The connection between your brain and gut just got more interesting. Our gut bacteria (AKA microbiome) drive much of our immunity and new research out of Oregon Health and Science University (OSHU) has discovered that alterations in these bacteria may be associated with Alzheimer’s Disease.
The study done in wild type mice was featured in the Journal of Scientific Reports. Scientists discovered a link between the composition of the gut microbiome and behavioral and cognitive performance of mice with genetic predisposition for Alzheimer’s disease.
The researchers note the “Epigenetic mechanisms occurring in the brain, as well as alterations in the gut microbiome composition, might contribute to Alzheimer’s disease (AD), Human amyloid precursor protein knock-in (KI) mice contain the Swedish and Iberian mutations (AppNL-F) or those two and also the Arctic mutation (AppNL-G-F). In this study, we assessed whether behavioral and cognitive performance in 6-month-old AppNL-F, AppNL-G-F, and C57BL/6J wild-type (WT) mice was associated with the gut microbiome, and whether the genotype modulates this association.”
Senior author Jacob Raber, PhD, a professor of behavioral neuroscience in the OHSU School of Medicine jokes that the expression “you are what you eat” is very fitting here. Although the mice were fed the same chow, the gut microbiome is affected in a genotype-dependent fashion, which may consequently impact the brain.
The research is the first to identify a direct link between the gut microbiome and behavioral and cognitive changes in an animal model of Alzheimer’s disease.
The researchers evaluated DNA methylation in the hippocampus of the brains of female mice and studied whether changes in the hippocampal DNA methylation were linked with gut microbiome. They discovered regions in the brain where genes overlapped and were more methylated in the hippocampus, with more susceptibility to Alzheimer’s.
This is an initial study to show a relationship between changes in the gut microbiome and epigenetic changes in neural tissue in the hippocampus, the area of the brain impacted in Alzheimer’s. Other studies have found that altered neurogenesis in the adult hippocampus suggests an early critical time in the development of AD.
“Microbes may elicit an impact on behavioral and cognitive measures relevant to Alzheimer’s disease via epigenetic changes in the hippocampus,” Raber said. “Or, alternatively, it might be that the epigenetic changes in the hippocampus affect changes in the gut microbiome.”
While more research is needed, these results have given scientists more data to connect the dots in understanding the gut microbiome’s role in neurological disorders and diseases. The OSHU investigators are trying to find out whether it’s possible to lessen the likelihood of Alzheimer’s-like symptoms in mice that are genetically predisposed by changing their diets.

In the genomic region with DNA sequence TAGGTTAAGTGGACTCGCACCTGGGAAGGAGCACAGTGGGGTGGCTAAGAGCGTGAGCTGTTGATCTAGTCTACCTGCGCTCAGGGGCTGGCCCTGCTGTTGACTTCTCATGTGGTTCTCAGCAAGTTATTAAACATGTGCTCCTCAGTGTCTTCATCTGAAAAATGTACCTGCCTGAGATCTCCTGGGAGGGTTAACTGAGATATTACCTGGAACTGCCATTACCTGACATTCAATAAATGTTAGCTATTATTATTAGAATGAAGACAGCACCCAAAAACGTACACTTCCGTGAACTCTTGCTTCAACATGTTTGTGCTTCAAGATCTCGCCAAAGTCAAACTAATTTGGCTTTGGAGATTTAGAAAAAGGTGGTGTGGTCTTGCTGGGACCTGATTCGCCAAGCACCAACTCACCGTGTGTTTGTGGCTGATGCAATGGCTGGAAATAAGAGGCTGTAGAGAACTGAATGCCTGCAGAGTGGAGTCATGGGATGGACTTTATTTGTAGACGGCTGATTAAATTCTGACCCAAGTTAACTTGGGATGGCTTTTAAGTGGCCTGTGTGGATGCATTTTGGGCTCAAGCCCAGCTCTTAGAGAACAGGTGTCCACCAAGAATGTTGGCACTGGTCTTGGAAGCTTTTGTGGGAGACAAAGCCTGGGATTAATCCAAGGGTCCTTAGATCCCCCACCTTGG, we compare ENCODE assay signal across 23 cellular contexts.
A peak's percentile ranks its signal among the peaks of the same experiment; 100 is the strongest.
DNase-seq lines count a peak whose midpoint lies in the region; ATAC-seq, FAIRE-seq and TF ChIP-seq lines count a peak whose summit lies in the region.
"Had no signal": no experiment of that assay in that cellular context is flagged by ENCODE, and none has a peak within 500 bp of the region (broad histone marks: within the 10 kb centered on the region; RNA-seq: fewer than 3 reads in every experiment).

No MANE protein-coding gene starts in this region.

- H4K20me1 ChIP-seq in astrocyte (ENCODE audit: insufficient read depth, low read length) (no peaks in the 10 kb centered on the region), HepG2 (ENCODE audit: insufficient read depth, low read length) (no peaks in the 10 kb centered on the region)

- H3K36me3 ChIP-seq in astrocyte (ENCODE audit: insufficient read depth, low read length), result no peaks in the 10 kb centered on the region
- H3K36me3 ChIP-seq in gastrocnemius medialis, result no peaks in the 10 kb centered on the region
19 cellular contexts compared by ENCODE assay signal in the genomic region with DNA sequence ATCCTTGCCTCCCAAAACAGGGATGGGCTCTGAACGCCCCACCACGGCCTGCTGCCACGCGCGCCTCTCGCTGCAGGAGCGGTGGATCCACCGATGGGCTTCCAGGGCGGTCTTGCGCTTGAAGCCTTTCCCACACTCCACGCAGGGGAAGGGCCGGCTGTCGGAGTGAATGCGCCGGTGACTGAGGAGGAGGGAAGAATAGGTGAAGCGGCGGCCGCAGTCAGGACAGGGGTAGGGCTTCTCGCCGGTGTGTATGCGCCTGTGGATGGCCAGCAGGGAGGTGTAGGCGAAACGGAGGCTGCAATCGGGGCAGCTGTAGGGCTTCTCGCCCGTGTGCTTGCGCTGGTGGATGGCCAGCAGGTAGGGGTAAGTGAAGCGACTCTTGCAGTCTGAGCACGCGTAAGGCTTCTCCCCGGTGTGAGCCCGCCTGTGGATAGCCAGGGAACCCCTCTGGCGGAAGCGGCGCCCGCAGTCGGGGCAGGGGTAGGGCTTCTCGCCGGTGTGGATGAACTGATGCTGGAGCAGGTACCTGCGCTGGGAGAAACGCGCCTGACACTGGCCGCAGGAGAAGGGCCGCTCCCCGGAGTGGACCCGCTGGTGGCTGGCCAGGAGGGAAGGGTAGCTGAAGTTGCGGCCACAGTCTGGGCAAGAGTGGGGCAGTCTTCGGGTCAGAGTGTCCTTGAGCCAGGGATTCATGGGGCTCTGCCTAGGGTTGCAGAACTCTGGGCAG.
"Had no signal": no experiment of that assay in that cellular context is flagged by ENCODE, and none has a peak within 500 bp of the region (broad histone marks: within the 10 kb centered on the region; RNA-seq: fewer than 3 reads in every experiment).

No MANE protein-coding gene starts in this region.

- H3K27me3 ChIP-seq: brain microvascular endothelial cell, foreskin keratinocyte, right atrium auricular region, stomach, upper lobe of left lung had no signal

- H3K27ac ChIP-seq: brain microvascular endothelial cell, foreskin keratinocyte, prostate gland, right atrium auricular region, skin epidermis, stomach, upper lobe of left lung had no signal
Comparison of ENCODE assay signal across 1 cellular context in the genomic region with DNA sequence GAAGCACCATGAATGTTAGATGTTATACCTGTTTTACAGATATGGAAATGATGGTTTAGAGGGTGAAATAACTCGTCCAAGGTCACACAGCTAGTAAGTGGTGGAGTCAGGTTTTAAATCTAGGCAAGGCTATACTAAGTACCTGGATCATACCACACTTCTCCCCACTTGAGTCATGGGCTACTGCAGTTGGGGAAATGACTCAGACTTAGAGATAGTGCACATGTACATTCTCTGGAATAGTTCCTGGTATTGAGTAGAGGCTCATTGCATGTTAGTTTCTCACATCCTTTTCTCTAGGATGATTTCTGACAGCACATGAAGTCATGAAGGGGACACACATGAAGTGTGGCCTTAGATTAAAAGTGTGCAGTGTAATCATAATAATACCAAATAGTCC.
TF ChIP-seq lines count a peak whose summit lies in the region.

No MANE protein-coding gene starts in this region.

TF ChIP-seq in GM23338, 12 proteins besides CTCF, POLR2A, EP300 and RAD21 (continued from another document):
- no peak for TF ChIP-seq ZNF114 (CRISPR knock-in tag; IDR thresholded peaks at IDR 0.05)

Concerned about Alzheimer’s Disease? Consider the MIND diet
The MIND diet is a combo platter of the Mediterranean diet and DASH diet. It basically comes down to controlling your blood pressure (DASH) and eating a more plant-based diet to improve your gut microbiome. Below are a few quick tips:
- Include mostly whole grains for fiber. Choose 100% whole grain bread and cereal, brown rice, rolled oats, bulgur, and quinoa regularly.
- Add leafy greens to your daily diet.
- Include foods containing omega-3 fatty acids such as salmon, ground flaxseed, and walnuts.
- Limit your intake of red meat, processed meat, and fried foods.
- Include a ½ cup of some type of beans daily (black beans, lentils, kidney beans, etc).
- Choose high-potassium fruits like citrus fruit, kiwi, bananas, or melon.
- Include low-fat dairy products in your diet for calcium and vitamin D. Think yogurt, skim or 1% milk, or low-fat cheese.
- Add berries to your diet a few times per week.
- Avoid heavily-processed fast food, snack crackers, high-fat desserts and frozen meals high in sodium and fat.
By Lisa Andrews, MEd, RD, LD
Stephanie Ronco has been editing in a professional capacity for the past 10 years. In addition to her work as an editor, Ronco has also served as a ghostwriter and writing tutor. A voracious reader, Ronco loves watching language evolve and change. When she’s not delving into her latest project, Ronco can be found teaching acting classes, performing in community theater, or sailing with her husband.